182 Unmarked Graves Have Been Discovered Near Another Former Residential School In BC

"Words always seem to fall short at moments like this," Justin Trudeau said.

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A First Nation in B.C.'s South Interior says it has found the remains of 182 people near the grounds of a former residential school.

The community of ʔaq̓am — a member community of the Ktunaxa Nation — used ground-penetrating technology to make the discoveries close to the former St. Eugene Mission School, located not far from Cranbrook.

In a statement shared on June 30, the ʔaq̓am Community confirmed that it began searching the area after finding an "unknown and unmarked" grave during remedial work around the ʔaq̓ am Cemetery last year.

"In order to ensure no other graves were disturbed, ʔaq̓ am Leadership, in consultation with Elders and Knowledge Keepers, made the decision to employ a ground penetrating radar system to identify additional unmarked graves," the notice reads.

It adds that this was "a deeply disturbing and painful experience for our Elders and community as a whole."

Early results from the investigation found 182 unmarked graves, with some being only three to four feet deep.

"ʔaq̓ am Leadership would like to stress that although these findings are tragic, they are still undergoing analysis and the history of this area is a complex one," the statement says.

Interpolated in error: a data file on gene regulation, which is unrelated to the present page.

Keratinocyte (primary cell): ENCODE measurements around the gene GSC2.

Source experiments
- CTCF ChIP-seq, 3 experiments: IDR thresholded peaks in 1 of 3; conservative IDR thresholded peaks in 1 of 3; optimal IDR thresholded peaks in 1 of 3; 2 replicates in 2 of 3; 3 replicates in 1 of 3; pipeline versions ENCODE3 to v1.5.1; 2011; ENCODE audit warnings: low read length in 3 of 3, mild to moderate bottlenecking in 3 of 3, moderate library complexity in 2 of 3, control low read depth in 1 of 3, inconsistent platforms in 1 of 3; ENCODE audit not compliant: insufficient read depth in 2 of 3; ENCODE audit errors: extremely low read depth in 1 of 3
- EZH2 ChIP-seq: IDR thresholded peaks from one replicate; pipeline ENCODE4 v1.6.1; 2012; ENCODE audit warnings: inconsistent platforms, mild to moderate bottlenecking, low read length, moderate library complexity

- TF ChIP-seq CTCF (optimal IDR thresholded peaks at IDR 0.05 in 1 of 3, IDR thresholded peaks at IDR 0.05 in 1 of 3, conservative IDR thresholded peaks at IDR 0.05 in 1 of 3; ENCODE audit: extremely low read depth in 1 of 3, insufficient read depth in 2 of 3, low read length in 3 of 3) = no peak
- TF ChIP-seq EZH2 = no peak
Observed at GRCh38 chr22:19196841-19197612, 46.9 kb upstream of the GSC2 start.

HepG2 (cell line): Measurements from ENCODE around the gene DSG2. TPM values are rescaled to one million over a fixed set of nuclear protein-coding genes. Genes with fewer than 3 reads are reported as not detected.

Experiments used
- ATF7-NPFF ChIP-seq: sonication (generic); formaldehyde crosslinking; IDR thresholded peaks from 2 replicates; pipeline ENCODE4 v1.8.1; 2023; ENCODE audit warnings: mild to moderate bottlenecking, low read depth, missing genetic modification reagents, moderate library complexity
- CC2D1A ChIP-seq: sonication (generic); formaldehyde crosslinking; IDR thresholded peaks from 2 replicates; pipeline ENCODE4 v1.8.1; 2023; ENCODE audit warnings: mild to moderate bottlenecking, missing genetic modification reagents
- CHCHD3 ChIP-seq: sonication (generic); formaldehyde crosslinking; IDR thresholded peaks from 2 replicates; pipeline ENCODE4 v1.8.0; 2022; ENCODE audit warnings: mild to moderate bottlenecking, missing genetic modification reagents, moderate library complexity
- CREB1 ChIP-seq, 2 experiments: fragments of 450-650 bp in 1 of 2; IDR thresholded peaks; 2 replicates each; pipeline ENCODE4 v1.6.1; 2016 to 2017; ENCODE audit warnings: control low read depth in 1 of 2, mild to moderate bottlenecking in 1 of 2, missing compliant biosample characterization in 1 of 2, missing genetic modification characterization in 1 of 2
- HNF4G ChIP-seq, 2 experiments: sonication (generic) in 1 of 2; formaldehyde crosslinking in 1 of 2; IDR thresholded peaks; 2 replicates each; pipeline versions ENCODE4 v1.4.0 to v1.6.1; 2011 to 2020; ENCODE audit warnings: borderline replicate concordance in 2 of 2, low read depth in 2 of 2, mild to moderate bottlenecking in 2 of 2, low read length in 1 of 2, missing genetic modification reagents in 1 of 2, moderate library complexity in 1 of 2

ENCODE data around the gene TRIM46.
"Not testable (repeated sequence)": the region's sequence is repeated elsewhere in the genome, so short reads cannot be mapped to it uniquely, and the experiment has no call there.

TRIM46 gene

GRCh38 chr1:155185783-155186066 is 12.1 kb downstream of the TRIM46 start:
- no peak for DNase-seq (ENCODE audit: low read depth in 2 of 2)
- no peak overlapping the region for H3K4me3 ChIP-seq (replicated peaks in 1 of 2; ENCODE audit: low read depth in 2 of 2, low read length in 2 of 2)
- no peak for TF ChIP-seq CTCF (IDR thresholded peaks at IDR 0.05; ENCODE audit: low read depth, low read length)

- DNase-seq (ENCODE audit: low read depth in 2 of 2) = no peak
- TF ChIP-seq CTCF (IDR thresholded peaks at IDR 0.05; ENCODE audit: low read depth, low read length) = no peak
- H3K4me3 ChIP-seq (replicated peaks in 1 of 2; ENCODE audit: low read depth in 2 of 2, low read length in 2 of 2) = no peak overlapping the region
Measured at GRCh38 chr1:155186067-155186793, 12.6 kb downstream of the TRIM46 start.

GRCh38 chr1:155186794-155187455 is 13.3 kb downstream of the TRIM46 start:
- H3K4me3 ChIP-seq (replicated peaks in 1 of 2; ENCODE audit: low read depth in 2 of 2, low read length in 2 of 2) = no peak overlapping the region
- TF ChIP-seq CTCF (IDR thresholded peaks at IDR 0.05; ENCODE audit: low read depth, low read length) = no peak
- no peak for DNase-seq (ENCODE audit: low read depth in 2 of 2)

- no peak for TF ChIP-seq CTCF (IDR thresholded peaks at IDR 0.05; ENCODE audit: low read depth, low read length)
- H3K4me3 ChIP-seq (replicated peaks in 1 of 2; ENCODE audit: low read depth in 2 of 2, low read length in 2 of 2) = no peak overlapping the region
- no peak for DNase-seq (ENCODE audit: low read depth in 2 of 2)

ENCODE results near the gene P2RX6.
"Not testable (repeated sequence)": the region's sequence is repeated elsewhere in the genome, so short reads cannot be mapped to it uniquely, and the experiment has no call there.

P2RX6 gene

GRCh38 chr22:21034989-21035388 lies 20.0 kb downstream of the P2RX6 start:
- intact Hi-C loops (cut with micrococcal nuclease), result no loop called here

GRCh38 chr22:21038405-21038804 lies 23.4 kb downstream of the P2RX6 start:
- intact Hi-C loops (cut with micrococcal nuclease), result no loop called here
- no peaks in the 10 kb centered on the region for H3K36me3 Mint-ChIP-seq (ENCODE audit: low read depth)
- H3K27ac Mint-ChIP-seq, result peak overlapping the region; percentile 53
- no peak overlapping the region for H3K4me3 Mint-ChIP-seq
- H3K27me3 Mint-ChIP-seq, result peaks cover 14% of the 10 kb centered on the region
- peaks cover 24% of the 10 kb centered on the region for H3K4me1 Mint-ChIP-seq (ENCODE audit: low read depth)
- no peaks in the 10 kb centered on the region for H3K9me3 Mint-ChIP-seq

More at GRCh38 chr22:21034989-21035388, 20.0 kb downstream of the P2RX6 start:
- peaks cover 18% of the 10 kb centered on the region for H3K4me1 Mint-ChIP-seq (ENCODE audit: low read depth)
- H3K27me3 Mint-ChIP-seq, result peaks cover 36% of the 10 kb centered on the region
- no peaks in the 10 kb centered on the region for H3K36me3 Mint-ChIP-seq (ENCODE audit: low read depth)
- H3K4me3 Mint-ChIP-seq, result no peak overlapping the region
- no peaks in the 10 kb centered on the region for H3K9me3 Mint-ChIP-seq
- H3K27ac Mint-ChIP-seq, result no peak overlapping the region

It explains that the cemetery was established around 1865 for settlers to the region and was also used to bury local people who died at the St. Eugene Hospital after it was built in 1874.

The ʔaq̓am Community began burying members there in the late 1800s and the St. Eugene Residential School, which was attended by "hundreds" of children, operated nearby from 1912 to 1970.

"These factors, among others, make it extremely difficult to establish whether or not these unmarked graves contain the remains of children who attended the St. Eugene Residential School," the statement explains.

The ʔaq̓am Community said it is committed to working with external parties to begin identifying as many graves as possible and to "memorialize all unknown graves."

Responding to the discovery, Canadian Prime Minister Justin Trudeau said, "Words always seem to fall short at moments like this. But to the Ktunaxa Nation and Indigenous peoples across the country, know that we're here for you."

*This article's cover image is for illustrative purposes only.

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